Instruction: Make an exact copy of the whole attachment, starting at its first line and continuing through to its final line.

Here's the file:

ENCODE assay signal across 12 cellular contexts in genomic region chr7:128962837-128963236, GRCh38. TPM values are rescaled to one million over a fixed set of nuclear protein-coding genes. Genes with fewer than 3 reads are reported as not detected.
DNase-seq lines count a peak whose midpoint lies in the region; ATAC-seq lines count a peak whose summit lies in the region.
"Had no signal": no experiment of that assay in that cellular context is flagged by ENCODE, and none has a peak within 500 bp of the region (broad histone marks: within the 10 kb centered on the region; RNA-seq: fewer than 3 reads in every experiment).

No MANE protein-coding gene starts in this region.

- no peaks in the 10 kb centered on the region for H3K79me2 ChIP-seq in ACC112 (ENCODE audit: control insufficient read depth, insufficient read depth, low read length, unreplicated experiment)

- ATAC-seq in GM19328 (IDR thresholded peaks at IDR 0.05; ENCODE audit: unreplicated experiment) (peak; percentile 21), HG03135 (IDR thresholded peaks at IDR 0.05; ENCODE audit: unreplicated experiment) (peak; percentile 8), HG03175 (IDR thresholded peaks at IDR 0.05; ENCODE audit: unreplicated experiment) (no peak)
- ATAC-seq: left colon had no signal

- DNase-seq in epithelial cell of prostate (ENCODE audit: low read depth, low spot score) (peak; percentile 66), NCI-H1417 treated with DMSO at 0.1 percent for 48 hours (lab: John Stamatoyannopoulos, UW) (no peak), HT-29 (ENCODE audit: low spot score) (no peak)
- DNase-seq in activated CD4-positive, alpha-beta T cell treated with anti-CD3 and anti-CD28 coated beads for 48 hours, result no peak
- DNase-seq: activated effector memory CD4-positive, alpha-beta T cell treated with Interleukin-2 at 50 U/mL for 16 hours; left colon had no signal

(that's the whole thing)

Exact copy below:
ENCODE assay signal across 12 cellular contexts in genomic region chr7:128962837-128963236, GRCh38. TPM values are rescaled to one million over a fixed set of nuclear protein-coding genes. Genes with fewer than 3 reads are reported as not detected.
DNase-seq lines count a peak whose midpoint lies in the region; ATAC-seq lines count a peak whose summit lies in the region.
"Had no signal": no experiment of that assay in that cellular context is flagged by ENCODE, and none has a peak within 500 bp of the region (broad histone marks: within the 10 kb centered on the region; RNA-seq: fewer than 3 reads in every experiment).

No MANE protein-coding gene starts in this region.

- no peaks in the 10 kb centered on the region for H3K79me2 ChIP-seq in ACC112 (ENCODE audit: control insufficient read depth, insufficient read depth, low read length, unreplicated experiment)

- ATAC-seq in GM19328 (IDR thresholded peaks at IDR 0.05; ENCODE audit: unreplicated experiment) (peak; percentile 21), HG03135 (IDR thresholded peaks at IDR 0.05; ENCODE audit: unreplicated experiment) (peak; percentile 8), HG03175 (IDR thresholded peaks at IDR 0.05; ENCODE audit: unreplicated experiment) (no peak)
- ATAC-seq: left colon had no signal

- DNase-seq in epithelial cell of prostate (ENCODE audit: low read depth, low spot score) (peak; percentile 66), NCI-H1417 treated with DMSO at 0.1 percent for 48 hours (lab: John Stamatoyannopoulos, UW) (no peak), HT-29 (ENCODE audit: low spot score) (no peak)
- DNase-seq in activated CD4-positive, alpha-beta T cell treated with anti-CD3 and anti-CD28 coated beads for 48 hours, result no peak
- DNase-seq: activated effector memory CD4-positive, alpha-beta T cell treated with Interleukin-2 at 50 U/mL for 16 hours; left colon had no signal